I met Gayle from Mom and Camera at a photographer’s getaway in San Francisco earlier this year. Not only is she a mom to three gorgeous girls and a handsome boy, but she is a fantastic photographer. He blog is full of great resources for photographers.
Here’s what Gayle told me when I asked her about her camera….
This crazy photography adventure began for me in December of 2003. My 3rd daughter was just a few months old. A friend and I were chatting on the phone about how we both wished we had the ability to capture better photos of our own families.
Just a few weeks later, my friend called to let me know that she had found a basic community photography class for us to take at the local high school. We signed up immediately. I don’t remember if we knew before we got there that the class would be all about using an SLR camera and developing black and white film, but I do remember that we were the only ones who showed up with our digital point and shoot cameras (and most likely we are talking 4MP cameras here ladies!) This fact still makes me laugh. However, before the next class we had rented a film SLR which we shared for the remainder of the class. By the time the class had finished, we both owned our own SLR cameras.
My first camera set-up was a Nikon N80 film camera and a Nikkor 28-105mm macro lens. I don’t remember all the reasons I chose Nikon, but I do remember that I liked the way the camera felt in my hands. I have never regretted my decision to use Nikon. I loved that camera and it was the camera that taught me that automatic features don’t guarantee good images. It was also with this camera that I first started using manual mode almost exclusively. What I didn’t like was waiting to see my pictures until they were developed. I was still in the learning phase and had so much yet to learn. I was teaching myself and I began wanting some more immediate feedback. (I have been thinking about getting some film and pulling this camera out again now that I am MUCH more comfortable with my exposures. Any recommendations for a good film to try?)
So, only about a year after I purchased my N80, I purchased my first digital SLR–the Nikon D70. My photography skills grew by an amazing amount while using this camera. I read lots of books, blogs, and tutorials and then practiced the skills that I learned–all while raising my 3 kids. And yes, they were and still are my favorite models–sometimes, much to their dismay. Having the immediate feedback about my exposures was incredible. I captured 4 years of family memories with that camera and LOVED it to pieces!
Why I upgraded from the Nikon D70 to the D300
I currently shoot with a Nikon D300 which I have owned for more than 3 years now! We have become VERY good friends! One of the reasons I finally decided to upgrade from my D70 to the D300 was the improved noise at higher ISO’s. The technology in this area had improved A LOT between my D70 and the D300. I love that I can now raise my ISO above 400 and feel like I am not destroying my image.
I LOVE the Nikon D300’s 51 focus points. I toggle my focus points as I shoot to ensure that my focus falls exactly where I want it and love that there are SO MANY to choose from!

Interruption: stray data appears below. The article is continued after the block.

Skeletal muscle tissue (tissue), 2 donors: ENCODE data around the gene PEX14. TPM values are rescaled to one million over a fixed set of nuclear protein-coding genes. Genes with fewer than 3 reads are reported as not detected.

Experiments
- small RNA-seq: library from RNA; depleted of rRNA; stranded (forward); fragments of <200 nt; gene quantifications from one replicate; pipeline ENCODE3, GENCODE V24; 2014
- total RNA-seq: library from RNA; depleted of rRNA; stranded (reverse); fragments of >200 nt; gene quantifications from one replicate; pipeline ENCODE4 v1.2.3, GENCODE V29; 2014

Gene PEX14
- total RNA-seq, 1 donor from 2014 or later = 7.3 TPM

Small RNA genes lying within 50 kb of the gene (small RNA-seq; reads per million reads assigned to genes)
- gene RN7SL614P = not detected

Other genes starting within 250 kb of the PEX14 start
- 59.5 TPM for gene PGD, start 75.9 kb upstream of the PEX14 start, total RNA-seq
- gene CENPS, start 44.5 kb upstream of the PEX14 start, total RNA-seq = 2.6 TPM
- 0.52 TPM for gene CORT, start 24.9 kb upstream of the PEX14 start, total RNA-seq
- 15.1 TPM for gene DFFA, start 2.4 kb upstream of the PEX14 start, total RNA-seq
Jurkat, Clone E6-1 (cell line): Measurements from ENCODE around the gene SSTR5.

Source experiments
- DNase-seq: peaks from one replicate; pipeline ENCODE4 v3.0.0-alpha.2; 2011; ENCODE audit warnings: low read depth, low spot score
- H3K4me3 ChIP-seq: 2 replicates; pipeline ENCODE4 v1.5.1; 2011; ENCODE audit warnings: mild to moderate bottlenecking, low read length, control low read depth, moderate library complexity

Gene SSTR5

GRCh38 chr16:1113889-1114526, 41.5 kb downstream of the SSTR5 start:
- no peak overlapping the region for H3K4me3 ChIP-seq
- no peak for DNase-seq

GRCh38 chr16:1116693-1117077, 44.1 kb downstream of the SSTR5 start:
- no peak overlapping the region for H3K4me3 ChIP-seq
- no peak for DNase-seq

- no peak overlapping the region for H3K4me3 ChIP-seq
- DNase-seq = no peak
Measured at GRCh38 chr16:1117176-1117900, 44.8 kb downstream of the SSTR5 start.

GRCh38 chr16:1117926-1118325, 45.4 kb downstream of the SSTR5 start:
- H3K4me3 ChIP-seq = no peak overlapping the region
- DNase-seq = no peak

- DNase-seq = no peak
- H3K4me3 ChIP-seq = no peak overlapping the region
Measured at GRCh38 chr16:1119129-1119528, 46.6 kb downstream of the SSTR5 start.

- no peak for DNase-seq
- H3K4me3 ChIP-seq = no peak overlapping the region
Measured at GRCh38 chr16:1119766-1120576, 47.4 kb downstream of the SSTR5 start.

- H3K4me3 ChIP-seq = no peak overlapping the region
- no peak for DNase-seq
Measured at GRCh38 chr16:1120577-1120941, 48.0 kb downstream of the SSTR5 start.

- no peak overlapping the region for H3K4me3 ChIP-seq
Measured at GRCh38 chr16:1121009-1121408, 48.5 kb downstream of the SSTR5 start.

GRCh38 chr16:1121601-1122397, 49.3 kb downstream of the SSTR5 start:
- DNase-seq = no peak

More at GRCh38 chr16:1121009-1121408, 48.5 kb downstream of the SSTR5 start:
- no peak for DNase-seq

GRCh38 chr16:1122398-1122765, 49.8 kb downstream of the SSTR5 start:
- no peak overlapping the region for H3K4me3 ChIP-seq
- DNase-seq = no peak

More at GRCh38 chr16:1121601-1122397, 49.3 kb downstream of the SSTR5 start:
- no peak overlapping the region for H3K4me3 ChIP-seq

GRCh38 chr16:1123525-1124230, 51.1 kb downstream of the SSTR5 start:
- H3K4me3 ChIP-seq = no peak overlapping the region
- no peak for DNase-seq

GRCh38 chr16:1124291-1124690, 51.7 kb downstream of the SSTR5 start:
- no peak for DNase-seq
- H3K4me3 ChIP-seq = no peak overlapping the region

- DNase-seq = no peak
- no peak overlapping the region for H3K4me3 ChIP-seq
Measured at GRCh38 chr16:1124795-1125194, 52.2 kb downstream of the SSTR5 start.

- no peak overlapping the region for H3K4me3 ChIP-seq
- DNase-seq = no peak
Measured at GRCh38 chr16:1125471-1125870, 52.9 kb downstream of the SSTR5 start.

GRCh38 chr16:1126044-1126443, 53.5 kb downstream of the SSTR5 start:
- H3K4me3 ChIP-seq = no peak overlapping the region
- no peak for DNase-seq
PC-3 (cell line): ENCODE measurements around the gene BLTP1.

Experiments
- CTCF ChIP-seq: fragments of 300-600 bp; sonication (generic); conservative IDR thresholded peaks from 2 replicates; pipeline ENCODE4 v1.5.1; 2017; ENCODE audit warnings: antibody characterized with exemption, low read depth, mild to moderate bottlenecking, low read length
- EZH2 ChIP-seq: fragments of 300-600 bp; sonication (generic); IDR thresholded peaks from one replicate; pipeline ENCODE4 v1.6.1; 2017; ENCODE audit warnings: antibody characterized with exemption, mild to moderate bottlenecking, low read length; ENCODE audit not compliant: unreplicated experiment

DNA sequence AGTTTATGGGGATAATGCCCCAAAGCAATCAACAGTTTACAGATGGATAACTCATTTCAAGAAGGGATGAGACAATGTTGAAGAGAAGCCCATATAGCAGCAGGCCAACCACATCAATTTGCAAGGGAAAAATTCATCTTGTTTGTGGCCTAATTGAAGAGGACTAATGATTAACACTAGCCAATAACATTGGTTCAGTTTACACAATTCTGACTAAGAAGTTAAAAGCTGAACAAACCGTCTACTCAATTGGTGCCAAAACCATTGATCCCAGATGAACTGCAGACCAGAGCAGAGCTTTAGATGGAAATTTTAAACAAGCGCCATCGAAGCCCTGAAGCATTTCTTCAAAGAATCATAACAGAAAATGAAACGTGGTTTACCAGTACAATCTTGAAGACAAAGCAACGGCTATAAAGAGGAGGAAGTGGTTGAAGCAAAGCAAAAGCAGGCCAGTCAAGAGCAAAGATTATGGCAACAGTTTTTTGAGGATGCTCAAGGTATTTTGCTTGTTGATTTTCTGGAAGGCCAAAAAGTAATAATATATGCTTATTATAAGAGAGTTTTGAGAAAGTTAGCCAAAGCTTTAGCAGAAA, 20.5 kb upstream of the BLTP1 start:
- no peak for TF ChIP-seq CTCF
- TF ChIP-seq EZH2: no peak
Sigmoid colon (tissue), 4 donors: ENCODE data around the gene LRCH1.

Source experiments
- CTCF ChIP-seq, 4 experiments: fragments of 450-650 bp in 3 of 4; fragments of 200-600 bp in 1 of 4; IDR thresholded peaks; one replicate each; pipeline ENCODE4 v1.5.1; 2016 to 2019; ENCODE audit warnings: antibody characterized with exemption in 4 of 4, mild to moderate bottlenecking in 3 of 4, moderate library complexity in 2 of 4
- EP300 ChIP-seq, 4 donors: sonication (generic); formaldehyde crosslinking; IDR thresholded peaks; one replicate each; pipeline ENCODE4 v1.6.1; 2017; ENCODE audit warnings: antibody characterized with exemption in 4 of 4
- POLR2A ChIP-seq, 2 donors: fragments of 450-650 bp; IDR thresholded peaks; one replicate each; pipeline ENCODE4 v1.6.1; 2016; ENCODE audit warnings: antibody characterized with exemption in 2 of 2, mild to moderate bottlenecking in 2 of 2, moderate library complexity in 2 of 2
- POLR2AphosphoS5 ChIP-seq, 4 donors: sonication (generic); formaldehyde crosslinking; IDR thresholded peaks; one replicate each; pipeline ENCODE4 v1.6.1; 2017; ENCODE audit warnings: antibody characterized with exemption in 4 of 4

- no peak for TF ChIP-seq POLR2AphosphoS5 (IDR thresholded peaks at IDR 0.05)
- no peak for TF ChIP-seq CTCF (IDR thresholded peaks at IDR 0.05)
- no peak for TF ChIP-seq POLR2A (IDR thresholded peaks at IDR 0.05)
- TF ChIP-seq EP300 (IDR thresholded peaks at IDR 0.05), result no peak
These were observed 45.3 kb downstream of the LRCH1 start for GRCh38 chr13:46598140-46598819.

I love it’s color and pretty accurate auto white balance!
My Favorite Lenses and Why I Love Them
My favorite lenses are my Nikkor 50mm 1.4 (I just upgraded from my Nikkor 50mm 1.8 which I also LOVED) and my Nikkor 28-105mm macro lens–the first lens I ever purchased. I love the 50mm 1.4 for it’s sharpness and the fact that I can open the aperture super wide to get lovely bokeh and for taking lovely pictures in low light situations (mainly indoors during the winter!) I love my Nikkor 28-105mm macro lens (this lens isn’t available to purchase new anymore) for it’s macro capabilities. I love to get close-up to nature and this is the lens that lets me do that!
I also have a Nikkor 18-200mm that I typically take on trips. I love that one lens can have such a wide range of focal lengths and be so versatile. I recently took it on our family trip to California used it almost exclusively to get our vacation shots.
My Favorite Photo Tips
1. WINDOW LIGHT: Window light is one of the best kept secrets for getting great photos indoors. I use window light almost daily–especially during the winter months. My favorite window is a south-facing set of french doors. But I use north-facing windows a lot, too. How do I use it? If I know I want to get some photos of my son playing, I will get his toys out and put them in a place where I know there is some good window light. I will open the blinds completely and shoot away. I typically still have to raise my ISO, but the resulting images are well worth it. I love that window light is such soft light and that I can get different looks depending on how I place my subject in relation to the window!
2) Give yourself projects or reasons to get out and shoot. When I do this, it helps to improve my photography more than almost anything else that I do. Some of the projects I have given myself include: Shooting only with a certain lens for a whole month or to shoot a backlit photo every day. Some others you could try are shooting one indoor photo by a certain window every day (or as often as you wish), shooting one object at 5 different angles, or shooting 10 pink (insert your favorite color here) things!
Gayle picked up an SLR camera 7 years ago and promptly fell in love with photography. She has been sharing her favorite photos and photography tips on her blog MOM AND CAMERA for the last 3 years and has enjoyed connecting with other moms who are excited about photography, too. She has 4 beautiful children and 1 extremely supportive husband. Outside of photography, she easily gets lost in bookstores, the school supply aisle or anywhere with pretty paper products!